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Electric Co-op Members: Make your voice heard in upcoming elections

Published February 28, 2024

If you live in a rural area, odds are that your electricity is provided by a local electric cooperative (co-op). Co-ops are owned by the same community members they serve. Unlike major investor-owned utilities like Xcel or Minnesota Power, electric co-ops are often not typically regulated by the Public Utilities Commission (PUC). Co-ops are typically governed by a local board of directors. Each member of a co-op may cast a vote for a director. This democratic process sets electric cooperatives apart from investor-owned utilities (which are owned by  shareholders). Many co-ops have elections coming up, and your vote can help shape the future of energy policy for your community. 


According to the Minnesota Rural Electric Association (MREA), the association representing rural electric co-ops in the state, co-ops supply over 20 percent of Minnesota’s electricity. Major well-known cooperatives include Connexus Energy, serving the north metro; Dakota Electric, serving the southern portion of Dakota County; and East Central Energy, serving communities on the border with Wisconsin. In total, there are 50 electricity cooperatives throughout the state serving nearly two million Minnesotans. These co-ops typically do not generate their own electricity; instead, they purchase it from larger utilities or independent power producers and distribute it to the communities they serve.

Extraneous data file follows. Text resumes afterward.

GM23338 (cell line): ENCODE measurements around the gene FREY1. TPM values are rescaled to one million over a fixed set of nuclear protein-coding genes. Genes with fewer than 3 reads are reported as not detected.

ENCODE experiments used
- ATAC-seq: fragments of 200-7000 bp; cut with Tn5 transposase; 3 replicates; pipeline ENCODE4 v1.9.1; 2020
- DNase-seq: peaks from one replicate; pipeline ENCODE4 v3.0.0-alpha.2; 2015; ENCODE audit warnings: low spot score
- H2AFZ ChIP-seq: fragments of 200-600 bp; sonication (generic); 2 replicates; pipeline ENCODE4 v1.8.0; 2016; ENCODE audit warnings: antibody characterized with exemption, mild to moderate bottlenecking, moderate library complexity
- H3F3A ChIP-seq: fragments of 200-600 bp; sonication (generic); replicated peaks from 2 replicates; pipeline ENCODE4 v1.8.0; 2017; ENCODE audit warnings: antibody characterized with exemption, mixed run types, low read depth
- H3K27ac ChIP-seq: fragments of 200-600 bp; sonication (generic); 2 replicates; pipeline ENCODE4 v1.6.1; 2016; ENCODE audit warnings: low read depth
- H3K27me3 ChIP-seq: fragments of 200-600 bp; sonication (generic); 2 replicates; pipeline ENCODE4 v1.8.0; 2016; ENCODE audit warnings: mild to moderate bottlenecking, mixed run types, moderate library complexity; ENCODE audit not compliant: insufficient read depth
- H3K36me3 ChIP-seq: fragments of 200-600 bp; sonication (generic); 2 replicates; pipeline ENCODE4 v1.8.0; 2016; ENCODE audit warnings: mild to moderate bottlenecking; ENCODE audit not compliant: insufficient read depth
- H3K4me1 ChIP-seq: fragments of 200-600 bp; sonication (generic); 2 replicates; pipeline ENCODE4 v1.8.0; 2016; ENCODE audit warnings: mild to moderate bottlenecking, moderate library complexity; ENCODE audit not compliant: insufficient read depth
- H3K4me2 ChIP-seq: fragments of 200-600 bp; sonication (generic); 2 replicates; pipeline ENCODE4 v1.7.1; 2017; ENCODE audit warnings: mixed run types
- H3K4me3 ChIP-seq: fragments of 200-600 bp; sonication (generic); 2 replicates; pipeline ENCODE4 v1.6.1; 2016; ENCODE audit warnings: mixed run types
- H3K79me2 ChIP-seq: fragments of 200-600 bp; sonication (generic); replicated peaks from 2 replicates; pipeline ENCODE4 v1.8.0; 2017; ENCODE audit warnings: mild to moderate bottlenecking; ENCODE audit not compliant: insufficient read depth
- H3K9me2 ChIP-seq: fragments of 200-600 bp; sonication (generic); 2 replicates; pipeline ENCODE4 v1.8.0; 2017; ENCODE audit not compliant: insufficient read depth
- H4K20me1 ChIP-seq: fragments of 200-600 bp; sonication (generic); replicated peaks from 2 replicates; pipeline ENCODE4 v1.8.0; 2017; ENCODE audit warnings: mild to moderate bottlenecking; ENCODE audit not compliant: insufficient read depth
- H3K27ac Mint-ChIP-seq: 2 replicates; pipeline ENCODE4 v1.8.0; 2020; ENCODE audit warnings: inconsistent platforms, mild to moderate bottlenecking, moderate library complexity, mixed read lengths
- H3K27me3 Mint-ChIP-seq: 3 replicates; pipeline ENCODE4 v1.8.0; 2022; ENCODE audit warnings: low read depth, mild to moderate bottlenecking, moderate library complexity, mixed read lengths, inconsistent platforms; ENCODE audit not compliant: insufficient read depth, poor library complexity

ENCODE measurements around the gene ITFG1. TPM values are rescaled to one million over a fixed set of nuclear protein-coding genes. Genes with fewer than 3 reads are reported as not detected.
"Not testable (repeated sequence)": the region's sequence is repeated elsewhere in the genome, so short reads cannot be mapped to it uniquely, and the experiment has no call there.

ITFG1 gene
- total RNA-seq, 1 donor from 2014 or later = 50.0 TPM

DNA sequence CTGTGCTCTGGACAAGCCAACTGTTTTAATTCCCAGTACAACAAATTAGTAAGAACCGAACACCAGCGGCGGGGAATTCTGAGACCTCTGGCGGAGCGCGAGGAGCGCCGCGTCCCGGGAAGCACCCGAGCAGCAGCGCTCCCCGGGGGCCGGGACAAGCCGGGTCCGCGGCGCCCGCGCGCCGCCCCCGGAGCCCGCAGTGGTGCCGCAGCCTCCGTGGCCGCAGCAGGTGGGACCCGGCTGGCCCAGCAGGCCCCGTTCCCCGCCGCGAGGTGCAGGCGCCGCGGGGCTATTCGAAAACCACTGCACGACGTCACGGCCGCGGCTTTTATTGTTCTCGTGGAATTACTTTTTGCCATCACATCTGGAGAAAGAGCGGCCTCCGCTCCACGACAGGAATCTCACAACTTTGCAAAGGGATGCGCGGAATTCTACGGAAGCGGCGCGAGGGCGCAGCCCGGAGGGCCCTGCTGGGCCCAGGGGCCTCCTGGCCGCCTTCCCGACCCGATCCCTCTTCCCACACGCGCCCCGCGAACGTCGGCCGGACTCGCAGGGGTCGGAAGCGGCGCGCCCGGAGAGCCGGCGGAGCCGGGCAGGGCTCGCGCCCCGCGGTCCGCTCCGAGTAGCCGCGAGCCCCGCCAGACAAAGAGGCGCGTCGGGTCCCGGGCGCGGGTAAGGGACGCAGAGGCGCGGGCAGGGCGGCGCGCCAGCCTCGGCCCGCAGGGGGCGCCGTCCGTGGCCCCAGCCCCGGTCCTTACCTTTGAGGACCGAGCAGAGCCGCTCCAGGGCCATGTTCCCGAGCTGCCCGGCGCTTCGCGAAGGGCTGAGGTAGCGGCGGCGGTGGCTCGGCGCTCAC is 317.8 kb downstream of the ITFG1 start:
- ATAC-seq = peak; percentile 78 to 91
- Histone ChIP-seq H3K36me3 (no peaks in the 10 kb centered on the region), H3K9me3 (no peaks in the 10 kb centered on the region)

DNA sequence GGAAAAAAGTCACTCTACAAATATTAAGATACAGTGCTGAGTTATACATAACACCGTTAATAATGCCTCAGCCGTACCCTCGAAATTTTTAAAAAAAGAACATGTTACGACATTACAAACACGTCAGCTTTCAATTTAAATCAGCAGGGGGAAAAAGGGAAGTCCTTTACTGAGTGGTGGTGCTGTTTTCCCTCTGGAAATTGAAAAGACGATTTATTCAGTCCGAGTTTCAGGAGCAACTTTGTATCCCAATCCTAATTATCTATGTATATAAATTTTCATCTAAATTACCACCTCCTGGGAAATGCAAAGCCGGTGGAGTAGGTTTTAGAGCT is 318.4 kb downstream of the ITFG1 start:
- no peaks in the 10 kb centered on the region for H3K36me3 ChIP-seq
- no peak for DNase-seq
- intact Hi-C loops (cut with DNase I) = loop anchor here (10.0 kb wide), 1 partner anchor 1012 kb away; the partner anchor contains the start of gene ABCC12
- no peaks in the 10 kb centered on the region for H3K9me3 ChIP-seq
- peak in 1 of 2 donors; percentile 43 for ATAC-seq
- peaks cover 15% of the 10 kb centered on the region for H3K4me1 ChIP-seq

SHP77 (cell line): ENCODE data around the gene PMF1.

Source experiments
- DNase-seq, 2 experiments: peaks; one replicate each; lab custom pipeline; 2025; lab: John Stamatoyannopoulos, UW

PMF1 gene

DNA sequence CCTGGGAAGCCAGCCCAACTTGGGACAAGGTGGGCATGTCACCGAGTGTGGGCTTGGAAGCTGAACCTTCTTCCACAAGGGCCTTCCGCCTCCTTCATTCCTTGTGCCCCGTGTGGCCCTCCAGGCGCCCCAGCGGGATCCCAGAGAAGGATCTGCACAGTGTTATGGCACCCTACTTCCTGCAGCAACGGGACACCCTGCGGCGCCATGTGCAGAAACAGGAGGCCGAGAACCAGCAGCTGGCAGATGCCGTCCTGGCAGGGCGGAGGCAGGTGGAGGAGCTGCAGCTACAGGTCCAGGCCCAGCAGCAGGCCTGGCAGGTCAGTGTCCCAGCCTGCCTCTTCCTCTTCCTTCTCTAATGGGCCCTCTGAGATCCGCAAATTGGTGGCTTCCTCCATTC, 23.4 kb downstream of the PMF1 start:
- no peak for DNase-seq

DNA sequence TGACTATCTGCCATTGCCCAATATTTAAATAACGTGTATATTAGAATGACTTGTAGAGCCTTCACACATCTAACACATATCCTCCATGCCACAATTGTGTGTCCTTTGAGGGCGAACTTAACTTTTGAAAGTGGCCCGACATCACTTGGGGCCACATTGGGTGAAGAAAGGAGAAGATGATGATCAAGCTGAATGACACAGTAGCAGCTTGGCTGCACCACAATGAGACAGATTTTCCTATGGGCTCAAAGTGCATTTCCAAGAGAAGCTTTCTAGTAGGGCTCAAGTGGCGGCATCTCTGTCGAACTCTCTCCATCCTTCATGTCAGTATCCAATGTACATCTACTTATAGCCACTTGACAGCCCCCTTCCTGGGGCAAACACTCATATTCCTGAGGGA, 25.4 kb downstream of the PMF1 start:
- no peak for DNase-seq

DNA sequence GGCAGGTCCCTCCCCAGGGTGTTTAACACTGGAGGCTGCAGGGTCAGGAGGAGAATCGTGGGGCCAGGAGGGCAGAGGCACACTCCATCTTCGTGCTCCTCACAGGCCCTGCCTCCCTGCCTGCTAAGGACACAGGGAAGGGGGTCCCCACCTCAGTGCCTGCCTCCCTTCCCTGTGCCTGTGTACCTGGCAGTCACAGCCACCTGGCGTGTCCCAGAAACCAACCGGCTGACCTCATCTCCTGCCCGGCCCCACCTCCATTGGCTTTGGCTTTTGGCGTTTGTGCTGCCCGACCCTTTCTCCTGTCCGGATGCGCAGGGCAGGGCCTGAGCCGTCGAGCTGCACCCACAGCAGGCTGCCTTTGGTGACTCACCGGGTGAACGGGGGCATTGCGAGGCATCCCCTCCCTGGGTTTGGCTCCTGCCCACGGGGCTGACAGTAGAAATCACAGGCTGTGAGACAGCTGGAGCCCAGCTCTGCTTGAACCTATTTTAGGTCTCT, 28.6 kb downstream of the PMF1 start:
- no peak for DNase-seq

As previously mentioned, co-op members are responsible for electing a Board of Directors. Directors are tasked with representing members’ interests when setting policies, approving budgets, or making decisions about rates or other cooperative objectives. Directors serve as trustees of their communities and members; feedback on matters such as setting rates, financial oversight, or setting goals for the cooperative could inform their decision-making processes. 


If you are a co-op member, we encourage you to take advantage of the unique opportunity to influence the operations and policies of your electricity provider. The length of tenure for a director varies from co-op to co-op; check your provider’s website to see if there is an election coming up, or consider if you might be the right person to represent your community’s energy concerns. 

Many co-ops conduct board elections at or around annual meetings, which are often held in the spring. A co-op’s annual meeting is open to all members. At the meetings, co-ops also share information about their energy systems, budgets, challenges and opportunities facing the utility – and often provide a pancake breakfast and great door prizes. 


Not sure who your utility provider is? Check out the state’s interactive map to see who provides your electricity service.

Author: James Birr

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